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Smart pots that water themselves.

They can go a week or longer between refills

A potted plant's worst enemy is usually the hand that holds the watering can. When a plant gets too much to drink, it drowns; when it doesn't get enough, it dies of thirst. So how can you avoid the wet-dry cycles caused by hand-watering? Consider using a self-watering container. It supplies constant moisture to plants for an extended period. Self-watering containers also save time; all you do is fill their built-in reservoirs at weekly (or longer) intervals. This undemanding schedule may even relieve you of the need to find a plant sitter when you go on vacation.

HOW THEY WORK

Most self-watering containers draw water up into the soil from the reservoir through inlets at the bottom. Capillary action pulls the water into drier soil in much the same way that a kerosene lantern draws fuel up a wick.

Some containers, in fact, use wicks to draw water from the reservoir. Others draw water directly from the reservoir. These versions keep the soil moist all the way to the surface.

More complex containers, like the ones shown on these pages, use a moisture sensor to regulate the water content in the soil (see drawing). The sensor is buried in the soil about a third of the way down the pot; when sufficient moisture reaches the sensor, it stops the flow of water up into the pot until the moisture level drops. The surface of the soil remains dry (that's a plus, since it discourages the gnats that breed in moist potting soil).

To refill a reservoir, you pour water through a hole in the side or top rim of the pot.

Once, most self-watering containers were 8-inch units sold mainly for small indoor plants. But interior plant designers and landscape architects have spurred demand for larger planters - ones that can hold palms and other trees, indoors or out. To accommodate these big plants, manufacturers have come up with big, sturdy plastic containers that are strong yet light: a self-watering planter typically weighs only half what a terra-cotta planter weighs, and one-tenth that of concrete, so it's easy to move. And advances in plastic-molding technology have expanded the colors and textures available. Now choices include a variety of shades and textured finishes ranging from glossy black to faux stone and earthenware.

WHERE TO FIND THEM

Self-watering containers are sold in most major home improvement centers and some nurseries. The models shown on these pages are the Natural Springs brand by Planter Technology (999 Independence Ave., Suite E, Mountain View, CA 94043; call 800/5422282 for a catalog and price list). Hanging baskets and pots are also sold under the Gardenware brand by Bemis Manufacturing Co.; call (800) 558-7651 for local dealers.

The containers come in a range of sizes and prices, from 8-inch models ($9 to $15) to 20-inch patio pots ($23 to $159) to 24-inch planters (about $280). You'll also find 9- to 12-inch hanging baskets in the $6 to $11 range.

WHAT PLANTS WORK

Many house plants (especially fuzzy-leafed kinds like African violets) and indoor trees do well in self-watering pots. Plants that need dry spells between waterings, such as cyclamen, cactus, succulents, and Sansevieria, do not do well in these containers. Plants with aggressive roots, including trees like Ficus benjamina, can be grown successfully in self-watering pots, but they may need more frequent repotting and root pruning to keep the water inlets open.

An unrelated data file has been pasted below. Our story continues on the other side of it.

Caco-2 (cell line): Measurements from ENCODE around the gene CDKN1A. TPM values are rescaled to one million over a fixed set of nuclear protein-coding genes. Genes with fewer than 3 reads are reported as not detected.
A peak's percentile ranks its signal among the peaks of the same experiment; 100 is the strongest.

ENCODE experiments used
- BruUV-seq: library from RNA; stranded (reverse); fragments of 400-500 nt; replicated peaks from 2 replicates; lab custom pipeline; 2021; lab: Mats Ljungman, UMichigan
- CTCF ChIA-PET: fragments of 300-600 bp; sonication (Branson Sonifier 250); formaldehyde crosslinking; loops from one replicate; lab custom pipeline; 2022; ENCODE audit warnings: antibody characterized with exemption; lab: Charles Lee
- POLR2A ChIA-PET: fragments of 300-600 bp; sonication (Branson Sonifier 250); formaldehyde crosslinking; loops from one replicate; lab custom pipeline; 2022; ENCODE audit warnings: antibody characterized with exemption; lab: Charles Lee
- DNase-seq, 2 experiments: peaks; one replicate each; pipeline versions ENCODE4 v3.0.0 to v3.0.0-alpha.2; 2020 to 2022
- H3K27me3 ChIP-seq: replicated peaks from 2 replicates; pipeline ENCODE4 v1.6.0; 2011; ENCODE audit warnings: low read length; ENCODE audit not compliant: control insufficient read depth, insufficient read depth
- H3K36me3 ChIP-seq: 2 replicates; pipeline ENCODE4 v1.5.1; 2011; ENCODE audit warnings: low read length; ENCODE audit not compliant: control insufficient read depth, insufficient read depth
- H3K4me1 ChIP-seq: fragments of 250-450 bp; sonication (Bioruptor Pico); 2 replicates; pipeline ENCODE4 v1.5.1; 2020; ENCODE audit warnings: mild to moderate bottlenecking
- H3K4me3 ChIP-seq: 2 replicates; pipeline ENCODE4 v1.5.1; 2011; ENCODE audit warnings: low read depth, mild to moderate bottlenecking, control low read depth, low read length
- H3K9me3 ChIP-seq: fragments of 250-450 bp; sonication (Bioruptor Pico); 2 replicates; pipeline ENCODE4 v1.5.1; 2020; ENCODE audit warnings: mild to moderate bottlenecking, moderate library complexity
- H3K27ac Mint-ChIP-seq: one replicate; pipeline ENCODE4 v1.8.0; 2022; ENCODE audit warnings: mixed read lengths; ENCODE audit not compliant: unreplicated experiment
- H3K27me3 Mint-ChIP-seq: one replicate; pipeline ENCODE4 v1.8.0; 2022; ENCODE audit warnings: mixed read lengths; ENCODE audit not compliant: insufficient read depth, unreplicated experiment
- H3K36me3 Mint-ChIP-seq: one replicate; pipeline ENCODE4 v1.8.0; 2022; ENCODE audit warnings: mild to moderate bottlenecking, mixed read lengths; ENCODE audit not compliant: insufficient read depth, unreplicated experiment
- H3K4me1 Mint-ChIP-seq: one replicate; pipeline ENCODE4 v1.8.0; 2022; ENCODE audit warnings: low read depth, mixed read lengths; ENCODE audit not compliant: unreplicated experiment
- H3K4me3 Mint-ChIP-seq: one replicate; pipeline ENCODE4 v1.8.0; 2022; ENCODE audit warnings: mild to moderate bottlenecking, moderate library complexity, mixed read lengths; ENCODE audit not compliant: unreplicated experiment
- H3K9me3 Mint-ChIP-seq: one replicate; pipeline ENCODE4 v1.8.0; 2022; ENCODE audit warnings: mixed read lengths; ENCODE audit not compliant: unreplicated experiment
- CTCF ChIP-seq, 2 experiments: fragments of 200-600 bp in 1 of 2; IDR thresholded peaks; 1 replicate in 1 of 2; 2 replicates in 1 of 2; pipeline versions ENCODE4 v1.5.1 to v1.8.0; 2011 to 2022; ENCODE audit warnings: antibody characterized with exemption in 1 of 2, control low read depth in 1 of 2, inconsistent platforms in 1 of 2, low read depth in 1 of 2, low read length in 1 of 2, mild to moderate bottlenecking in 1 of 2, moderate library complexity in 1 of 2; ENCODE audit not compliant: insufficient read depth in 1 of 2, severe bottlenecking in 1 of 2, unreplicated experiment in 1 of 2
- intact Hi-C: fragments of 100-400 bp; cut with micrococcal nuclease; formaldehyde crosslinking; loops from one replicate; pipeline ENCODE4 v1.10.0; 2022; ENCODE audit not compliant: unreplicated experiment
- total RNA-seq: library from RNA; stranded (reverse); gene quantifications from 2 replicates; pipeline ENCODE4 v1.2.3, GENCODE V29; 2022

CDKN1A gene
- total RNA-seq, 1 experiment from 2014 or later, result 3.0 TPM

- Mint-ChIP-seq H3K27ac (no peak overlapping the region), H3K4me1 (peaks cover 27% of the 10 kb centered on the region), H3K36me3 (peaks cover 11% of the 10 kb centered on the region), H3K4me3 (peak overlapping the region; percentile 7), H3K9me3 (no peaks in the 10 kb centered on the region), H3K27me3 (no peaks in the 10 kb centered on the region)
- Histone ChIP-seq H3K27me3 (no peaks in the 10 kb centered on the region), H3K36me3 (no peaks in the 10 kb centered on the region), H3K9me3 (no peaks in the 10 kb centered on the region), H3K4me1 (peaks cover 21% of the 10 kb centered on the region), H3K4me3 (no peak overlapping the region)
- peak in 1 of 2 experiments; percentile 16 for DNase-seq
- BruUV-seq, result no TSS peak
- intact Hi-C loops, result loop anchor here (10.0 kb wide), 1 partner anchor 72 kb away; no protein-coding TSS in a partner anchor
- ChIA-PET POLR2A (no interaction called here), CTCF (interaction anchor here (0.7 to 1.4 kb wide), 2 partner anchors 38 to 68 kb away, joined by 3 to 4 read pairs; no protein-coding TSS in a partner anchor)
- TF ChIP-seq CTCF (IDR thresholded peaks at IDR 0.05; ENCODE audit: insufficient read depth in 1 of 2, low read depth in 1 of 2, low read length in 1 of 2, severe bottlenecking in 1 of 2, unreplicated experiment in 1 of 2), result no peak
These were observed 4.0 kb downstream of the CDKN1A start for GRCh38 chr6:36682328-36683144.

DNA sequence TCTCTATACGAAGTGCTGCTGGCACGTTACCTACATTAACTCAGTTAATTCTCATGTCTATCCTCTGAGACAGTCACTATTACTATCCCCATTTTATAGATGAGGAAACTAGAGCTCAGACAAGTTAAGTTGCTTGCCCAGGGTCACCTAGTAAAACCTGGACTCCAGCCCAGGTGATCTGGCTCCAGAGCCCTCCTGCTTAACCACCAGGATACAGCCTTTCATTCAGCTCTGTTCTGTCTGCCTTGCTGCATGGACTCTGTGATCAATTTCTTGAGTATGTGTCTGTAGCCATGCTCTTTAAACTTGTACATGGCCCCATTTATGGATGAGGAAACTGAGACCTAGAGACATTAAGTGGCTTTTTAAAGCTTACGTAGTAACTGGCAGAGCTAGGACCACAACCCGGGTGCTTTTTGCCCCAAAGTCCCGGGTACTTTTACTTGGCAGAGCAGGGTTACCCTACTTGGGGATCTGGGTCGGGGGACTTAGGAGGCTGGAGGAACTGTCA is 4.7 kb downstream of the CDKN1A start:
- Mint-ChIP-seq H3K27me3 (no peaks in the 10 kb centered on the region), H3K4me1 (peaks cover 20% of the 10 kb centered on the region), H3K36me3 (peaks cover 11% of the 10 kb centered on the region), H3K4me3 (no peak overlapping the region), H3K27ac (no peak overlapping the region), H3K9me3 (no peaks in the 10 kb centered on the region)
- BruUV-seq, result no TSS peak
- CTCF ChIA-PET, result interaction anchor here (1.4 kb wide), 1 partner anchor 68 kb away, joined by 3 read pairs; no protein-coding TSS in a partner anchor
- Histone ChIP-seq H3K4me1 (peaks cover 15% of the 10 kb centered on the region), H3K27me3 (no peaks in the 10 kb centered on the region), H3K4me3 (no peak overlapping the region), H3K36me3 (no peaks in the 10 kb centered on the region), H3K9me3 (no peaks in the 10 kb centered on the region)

RELATED ARTICLE: Caring for self-watered plants

Soil mix. Serf-watering containers work best when filled with professional potting mixes (never plain garden soil) that contain about one-third peat; one-third sand, perlite, or vermiculite; and one-third other organic matter such as leaf mold or redwood compost. Buy the best potting mix you can (ask your nursery staff what they use): it will have to support the plant between repottings.

Feeding, You must always use liquid fertilizer, putting it into the reservoir at one-fourth the recommended strength (never apply it directly to the soil).

Most fertilizer is salt, and excess salt is lethal to most plants. In open garden soil, fertilizer salts are flushed out of the root zone by rain and periodic deep watering. Since self-watering containers draw water from bottom to top, the salts end up in the top inch of soil. That makes it easy to get rid of them: once a year, scrape the top inch of soil off the plant and replace it with fresh mix.

Repotting. Every two to three years, repot the container plant. Gently rake away most of the soil from around the rootball and replace it with the same kind of fresh potting mix you started with. For potted trees, you may also need to prune the roots or replant them in a larger container.
COPYRIGHT 1997 Sunset Publishing Corp.
No portion of this article can be reproduced without the express written permission from the copyright holder.
Copyright 1997 Gale, Cengage Learning. All rights reserved.

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Title Annotation:potted plants
Author:McCausland, Jim
Publication:Sunset
Date:Nov 1, 1997
Words:795
Previous Article:The quieter, gentler poppies.
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